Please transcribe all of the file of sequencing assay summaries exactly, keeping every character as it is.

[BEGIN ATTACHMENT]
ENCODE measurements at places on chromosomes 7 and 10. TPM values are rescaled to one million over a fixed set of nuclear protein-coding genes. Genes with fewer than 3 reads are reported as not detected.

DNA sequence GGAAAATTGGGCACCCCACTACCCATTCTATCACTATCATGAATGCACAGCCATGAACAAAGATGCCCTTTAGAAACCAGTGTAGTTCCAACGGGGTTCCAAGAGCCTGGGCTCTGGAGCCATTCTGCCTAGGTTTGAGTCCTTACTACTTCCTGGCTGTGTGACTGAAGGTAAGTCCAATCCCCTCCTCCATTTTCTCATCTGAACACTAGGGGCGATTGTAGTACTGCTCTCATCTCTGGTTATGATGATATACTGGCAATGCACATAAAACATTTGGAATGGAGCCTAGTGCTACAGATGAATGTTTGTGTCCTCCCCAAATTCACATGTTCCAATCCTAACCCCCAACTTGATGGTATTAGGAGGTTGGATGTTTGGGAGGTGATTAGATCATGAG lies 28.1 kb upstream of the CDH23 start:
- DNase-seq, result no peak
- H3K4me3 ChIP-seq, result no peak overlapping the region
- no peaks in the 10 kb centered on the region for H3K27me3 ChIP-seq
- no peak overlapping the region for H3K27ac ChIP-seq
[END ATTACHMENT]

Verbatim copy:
ENCODE measurements at places on chromosomes 7 and 10. TPM values are rescaled to one million over a fixed set of nuclear protein-coding genes. Genes with fewer than 3 reads are reported as not detected.

DNA sequence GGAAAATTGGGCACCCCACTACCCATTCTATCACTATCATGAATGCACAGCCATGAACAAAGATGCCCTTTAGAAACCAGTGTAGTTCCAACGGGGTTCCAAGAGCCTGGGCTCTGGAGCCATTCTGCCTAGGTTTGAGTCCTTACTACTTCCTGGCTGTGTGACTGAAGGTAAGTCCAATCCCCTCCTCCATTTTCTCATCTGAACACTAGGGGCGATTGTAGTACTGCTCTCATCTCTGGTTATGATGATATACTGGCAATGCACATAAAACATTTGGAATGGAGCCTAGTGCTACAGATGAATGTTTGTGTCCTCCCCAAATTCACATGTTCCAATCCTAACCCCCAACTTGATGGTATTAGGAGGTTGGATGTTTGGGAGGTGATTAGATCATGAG lies 28.1 kb upstream of the CDH23 start:
- DNase-seq, result no peak
- H3K4me3 ChIP-seq, result no peak overlapping the region
- no peaks in the 10 kb centered on the region for H3K27me3 ChIP-seq
- no peak overlapping the region for H3K27ac ChIP-seq